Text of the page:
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What is COP?

We found this very well written blog entry on the Internet, which very well describes what Composite Oriented Programming really is.

The article uses C# and a "show by example" approach to explaining COP, and this shows clearly that COP is not Java specific, and although Polygene™ was (to our knowledge) first to introduce the name, it applies across languages and potentially deserves one or more languages on its own.

The article is re-published here, as allowed by the Microsoft Permissive License , more recently known as Microsoft Public License. The content below is NOT under the usual Apache License.

We would like to thank Fredrik Kalseth for his explicit approval as well.

Since then, this article went offline but can be found on the Internet Archive.

I’ve written a series of post on AOP lately (here, here and here), and in the last part I promised to tackle mixins and introductions in a future post. When I was doing my research for just that, I came cross a Java framework (just humor me :p) called Apache Polygene™, written by Swedish Richard Öberg, pioneering the idea of Composite Oriented Programming, which instantly put a spell on me. Essentially, it takes the concepts from Aspect Oriented Programming to the extreme, and for the past week I’ve dug into it with a passion. This post is the first fruits of my labor.

OOP is Not Object Oriented!

One of the things that Richard Öberg argues, is that OOP is not really object oriented at all, but rather class oriented. As the Polygene™ website proclaims, "class is the first class citizen that objects are derived from. Not objects being the first-class citizen to which one or many classes are assigned". Composite oriented programming (COP) then, tries to work around this limitation by building on a set of core principles; that behavior depends on context, that decoupling is a virtue, and that business rules matter more. For a short and abstract explanation of COP, see this page. In the rest of this post I’ll try and explain some of its easily graspable benefits through a set of code examples, and then in a future post we’ll look at how I’ve morphed the AOP framework I started developing in the previous posts in this series into a lightweight COP framework that can actually make it compile and run.

Lead by Example

Lets pause for a short aside: obviously the examples presented here are going to be architectured beyond any rational sense, but the interesting part lies in seeing the bigger picture; imagine the principles presented here applied on a much larger scale and I’m sure you can see the benefits quite clearly when we reach the end.

Imagine that we have a class Division, which knows how to divide one number by another:

public class Division
{
    public Int64 Dividend { get; set; }
    private long _divisor = 1;

    public Int64 Divisor
    {
        get { return _divisor; }
        set
        {
            if(value == 0)
            {
                throw new ArgumentException("Cannot set the divisor to 0; division by 0 is not allowed.");
            }
            _divisor = value;
        }
    }

    public Int64 Calculate()
    {
        Trace.WriteLine("Calculating the division of " + this.Dividend + " by " + this.Divisor);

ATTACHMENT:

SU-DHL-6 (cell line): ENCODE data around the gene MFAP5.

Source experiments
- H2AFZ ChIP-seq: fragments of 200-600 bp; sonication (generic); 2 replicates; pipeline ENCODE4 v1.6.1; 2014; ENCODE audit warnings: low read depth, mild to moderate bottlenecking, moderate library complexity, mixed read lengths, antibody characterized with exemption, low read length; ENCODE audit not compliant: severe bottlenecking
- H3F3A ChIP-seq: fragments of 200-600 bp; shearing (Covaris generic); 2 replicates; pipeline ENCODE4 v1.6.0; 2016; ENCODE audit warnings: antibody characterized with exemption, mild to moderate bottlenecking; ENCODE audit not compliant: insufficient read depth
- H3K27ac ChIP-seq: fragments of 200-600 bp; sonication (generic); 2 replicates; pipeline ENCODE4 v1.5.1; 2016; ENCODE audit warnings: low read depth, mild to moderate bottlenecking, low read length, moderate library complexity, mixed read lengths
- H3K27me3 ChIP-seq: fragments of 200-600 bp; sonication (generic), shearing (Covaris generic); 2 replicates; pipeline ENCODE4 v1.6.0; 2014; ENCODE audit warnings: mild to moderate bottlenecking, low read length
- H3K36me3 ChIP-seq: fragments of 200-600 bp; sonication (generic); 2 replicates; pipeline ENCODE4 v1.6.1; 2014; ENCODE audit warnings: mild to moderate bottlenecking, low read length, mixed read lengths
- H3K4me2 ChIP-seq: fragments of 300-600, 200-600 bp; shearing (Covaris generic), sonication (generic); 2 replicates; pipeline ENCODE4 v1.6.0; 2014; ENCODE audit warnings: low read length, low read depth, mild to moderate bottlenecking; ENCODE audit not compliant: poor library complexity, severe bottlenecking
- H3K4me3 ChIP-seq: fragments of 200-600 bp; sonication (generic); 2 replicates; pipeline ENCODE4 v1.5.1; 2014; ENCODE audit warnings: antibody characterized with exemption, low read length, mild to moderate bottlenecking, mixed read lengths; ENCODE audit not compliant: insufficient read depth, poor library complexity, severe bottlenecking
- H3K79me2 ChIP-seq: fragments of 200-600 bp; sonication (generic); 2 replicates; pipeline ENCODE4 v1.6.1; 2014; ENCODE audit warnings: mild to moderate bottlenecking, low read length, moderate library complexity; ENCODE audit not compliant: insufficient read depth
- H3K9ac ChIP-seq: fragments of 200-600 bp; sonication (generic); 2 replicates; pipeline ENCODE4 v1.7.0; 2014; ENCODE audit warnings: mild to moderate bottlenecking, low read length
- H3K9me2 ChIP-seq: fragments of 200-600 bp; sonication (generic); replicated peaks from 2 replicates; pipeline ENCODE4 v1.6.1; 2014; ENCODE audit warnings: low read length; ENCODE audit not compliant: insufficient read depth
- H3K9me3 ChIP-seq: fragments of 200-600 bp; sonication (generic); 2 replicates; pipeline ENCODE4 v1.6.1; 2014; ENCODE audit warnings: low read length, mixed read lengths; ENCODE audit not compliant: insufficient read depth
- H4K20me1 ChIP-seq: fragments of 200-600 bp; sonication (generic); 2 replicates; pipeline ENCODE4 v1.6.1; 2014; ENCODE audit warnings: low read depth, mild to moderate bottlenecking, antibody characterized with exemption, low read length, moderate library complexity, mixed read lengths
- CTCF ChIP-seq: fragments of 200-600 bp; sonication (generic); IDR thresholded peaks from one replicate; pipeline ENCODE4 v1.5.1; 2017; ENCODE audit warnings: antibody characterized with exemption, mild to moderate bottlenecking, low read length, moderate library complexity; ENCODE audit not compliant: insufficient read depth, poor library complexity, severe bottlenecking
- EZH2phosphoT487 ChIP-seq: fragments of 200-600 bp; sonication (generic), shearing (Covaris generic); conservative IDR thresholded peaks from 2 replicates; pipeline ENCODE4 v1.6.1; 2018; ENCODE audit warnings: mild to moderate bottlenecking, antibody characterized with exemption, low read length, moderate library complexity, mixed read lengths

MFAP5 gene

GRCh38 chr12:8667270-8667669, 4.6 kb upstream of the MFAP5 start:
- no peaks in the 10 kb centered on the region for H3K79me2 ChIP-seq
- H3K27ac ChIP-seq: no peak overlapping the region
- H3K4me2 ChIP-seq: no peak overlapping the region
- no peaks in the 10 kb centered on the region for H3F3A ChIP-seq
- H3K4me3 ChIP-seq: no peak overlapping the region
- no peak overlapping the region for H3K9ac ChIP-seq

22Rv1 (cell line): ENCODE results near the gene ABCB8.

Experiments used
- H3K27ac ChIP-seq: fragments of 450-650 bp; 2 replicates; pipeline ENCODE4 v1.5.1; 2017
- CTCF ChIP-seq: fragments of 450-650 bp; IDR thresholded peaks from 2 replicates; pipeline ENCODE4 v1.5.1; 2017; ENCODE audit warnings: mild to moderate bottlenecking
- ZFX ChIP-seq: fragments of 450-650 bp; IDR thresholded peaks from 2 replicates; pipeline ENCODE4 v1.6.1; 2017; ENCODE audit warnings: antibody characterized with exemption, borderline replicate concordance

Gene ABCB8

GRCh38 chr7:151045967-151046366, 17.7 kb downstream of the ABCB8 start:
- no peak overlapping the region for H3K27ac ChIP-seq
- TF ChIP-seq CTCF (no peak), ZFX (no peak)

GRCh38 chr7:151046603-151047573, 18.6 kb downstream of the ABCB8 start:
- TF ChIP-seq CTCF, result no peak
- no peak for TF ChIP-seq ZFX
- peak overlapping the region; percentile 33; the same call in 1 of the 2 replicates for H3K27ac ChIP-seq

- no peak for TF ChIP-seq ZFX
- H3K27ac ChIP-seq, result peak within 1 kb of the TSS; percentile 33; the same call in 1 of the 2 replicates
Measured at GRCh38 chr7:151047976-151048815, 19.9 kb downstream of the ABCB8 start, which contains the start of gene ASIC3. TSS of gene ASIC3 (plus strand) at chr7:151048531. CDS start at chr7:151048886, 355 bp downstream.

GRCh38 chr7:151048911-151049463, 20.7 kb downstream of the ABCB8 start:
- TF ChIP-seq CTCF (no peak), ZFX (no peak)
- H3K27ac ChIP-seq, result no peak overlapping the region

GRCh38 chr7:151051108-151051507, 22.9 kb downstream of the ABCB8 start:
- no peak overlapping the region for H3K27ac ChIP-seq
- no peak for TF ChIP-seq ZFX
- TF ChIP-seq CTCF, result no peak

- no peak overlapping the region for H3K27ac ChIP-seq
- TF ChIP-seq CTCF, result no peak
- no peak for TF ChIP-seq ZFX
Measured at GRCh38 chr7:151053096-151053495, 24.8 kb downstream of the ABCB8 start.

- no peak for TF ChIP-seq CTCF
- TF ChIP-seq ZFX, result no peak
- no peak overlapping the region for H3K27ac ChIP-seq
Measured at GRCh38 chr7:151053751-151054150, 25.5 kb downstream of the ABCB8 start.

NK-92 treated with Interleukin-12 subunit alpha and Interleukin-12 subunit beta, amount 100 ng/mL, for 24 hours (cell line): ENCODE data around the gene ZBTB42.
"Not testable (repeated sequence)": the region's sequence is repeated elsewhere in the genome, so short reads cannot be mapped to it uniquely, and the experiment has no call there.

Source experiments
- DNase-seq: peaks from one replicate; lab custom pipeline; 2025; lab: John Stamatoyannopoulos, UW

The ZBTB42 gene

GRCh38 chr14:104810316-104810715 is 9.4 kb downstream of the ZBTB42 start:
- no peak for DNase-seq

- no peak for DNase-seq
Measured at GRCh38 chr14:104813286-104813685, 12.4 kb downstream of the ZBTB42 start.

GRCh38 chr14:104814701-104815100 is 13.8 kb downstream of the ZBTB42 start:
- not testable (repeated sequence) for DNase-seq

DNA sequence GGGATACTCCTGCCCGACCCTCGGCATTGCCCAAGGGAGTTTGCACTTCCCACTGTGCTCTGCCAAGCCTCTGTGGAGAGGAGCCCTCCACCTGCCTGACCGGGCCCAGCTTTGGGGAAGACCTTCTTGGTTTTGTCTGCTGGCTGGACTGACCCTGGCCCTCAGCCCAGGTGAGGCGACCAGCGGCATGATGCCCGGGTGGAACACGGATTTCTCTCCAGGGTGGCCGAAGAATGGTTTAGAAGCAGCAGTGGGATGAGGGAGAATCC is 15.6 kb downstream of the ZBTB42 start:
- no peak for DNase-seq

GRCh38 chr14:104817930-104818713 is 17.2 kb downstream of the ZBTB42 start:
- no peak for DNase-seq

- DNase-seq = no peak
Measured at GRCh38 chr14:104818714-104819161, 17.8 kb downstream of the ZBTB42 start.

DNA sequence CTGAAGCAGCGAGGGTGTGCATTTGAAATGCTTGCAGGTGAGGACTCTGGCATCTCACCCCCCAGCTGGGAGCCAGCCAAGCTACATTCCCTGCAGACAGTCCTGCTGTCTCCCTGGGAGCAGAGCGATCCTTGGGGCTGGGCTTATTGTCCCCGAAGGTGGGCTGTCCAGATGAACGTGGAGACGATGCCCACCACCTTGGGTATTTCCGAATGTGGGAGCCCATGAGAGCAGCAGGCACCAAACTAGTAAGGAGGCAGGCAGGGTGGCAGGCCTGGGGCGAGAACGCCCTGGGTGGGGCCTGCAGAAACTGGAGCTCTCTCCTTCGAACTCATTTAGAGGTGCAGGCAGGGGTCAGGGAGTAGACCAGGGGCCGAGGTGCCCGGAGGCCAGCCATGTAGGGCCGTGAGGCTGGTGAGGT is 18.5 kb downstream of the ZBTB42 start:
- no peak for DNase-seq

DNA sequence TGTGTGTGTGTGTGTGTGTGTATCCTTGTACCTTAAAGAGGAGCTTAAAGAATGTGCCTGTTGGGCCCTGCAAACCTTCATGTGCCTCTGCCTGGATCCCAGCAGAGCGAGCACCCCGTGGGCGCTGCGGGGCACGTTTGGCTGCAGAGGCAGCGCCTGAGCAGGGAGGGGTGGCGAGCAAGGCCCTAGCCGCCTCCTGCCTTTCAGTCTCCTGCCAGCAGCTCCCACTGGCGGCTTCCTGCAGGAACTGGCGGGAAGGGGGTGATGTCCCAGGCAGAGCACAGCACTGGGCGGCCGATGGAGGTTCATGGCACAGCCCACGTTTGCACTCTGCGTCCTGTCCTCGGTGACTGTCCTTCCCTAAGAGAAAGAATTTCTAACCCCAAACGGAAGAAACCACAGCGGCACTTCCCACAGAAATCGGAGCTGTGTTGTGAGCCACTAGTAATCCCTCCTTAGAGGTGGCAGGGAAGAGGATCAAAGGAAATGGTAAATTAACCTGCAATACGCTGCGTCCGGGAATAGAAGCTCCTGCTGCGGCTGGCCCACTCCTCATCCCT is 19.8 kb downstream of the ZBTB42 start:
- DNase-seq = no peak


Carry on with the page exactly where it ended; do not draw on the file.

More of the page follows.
Int64 result = this.Dividend/this.Divisor;
        Trace.WriteLine("Returning result: " + result);
        return result;
    }
}

Consider the code presented above. Do you like it? If you’ve followed the discussion on AOP in the previous posts, then you should immediately be able to identify that there are several aspects tangled together in the above class. We’ve got data storage (the Dividend and Divisor properties), data validation (the argument check on the Divisor setter), business logic (the actual calculation in the Calculate method) and diagnostics (the Trace calls), all intertwined. To what extent is this class reusable if I wanted to implement addition, subtraction or multiplication calculations? Not very, at least not unless we refactored it. We could make the Calculate method and the properties virtual, and thus use inheritance to modify the logic of the calculation - and since this is a tiny example, it would probably look OK. But again, think bigger - how would this apply to a huge API? It would easily become quite difficult to manage as things got more and more complex.

Design by Composition

With a COP framework, we can implement each aspect as a separate object and then treat them as mixins which blend together into a meaningful composite. Sounds confusing? Lets refactor the above example using an as of yet imaginary COP framework for .NET (which I’m currently developing and will post the source code for in a follow-up post), and it’ll all make sense (hopefully!).

Above, we identified the four different aspects in the Division class - so let’s implement each of them. First, we have the data storage:

public interface ICalculationDataAspect // aspect contract
{
    long Number1 { get; set; }
    long Number2 { get; set; }
}

public class CalculationDataAspect : ICalculationDataAspect // aspect implementation
{
    public long Number1 { get; set; }
    public long Number2 { get; set; }
}

In this example, the data storage is super easy – we just provide a set of properties (using the C# 3.0 automatic properties notation) that can hold the values in-memory. The second aspect we found, was the business logic – the actual calculation:

public interface ICalculationLogicAspect
{
    long Calculate();
}

public class DivisionLogicAspect : ICalculationLogicAspect
{
    [AspectRef] ICalculationDataAspect _data;

    public long Calculate()
    {
        return _data.Number1 / _data.Number2;
    }
}

Here we follow the same structure again, by defining the aspect as an interface and providing an implementation of it. In order to perform the calculation however, we need access to the data storage aspect so that we can read out the numbers we should perform the calculation on. Using attributes, we can tell the COP framework that we require this reference, and it will provide it for us at runtime using some dependency injection trickery behind the scenes. It is important to notice that we’ve now placed a constraint on any possible composition of these aspects – the DivisionLogicAspect now requires an ICalculationDataAspect to be present in any composition it is part of (our COP framework will be able to validate such constraints, and tell us up front should we break any). It is still loosely coupled however, because we only hold a constraint on the contract of that aspect, not any specific implementation of it. We’ll see the benefit of that distinction later.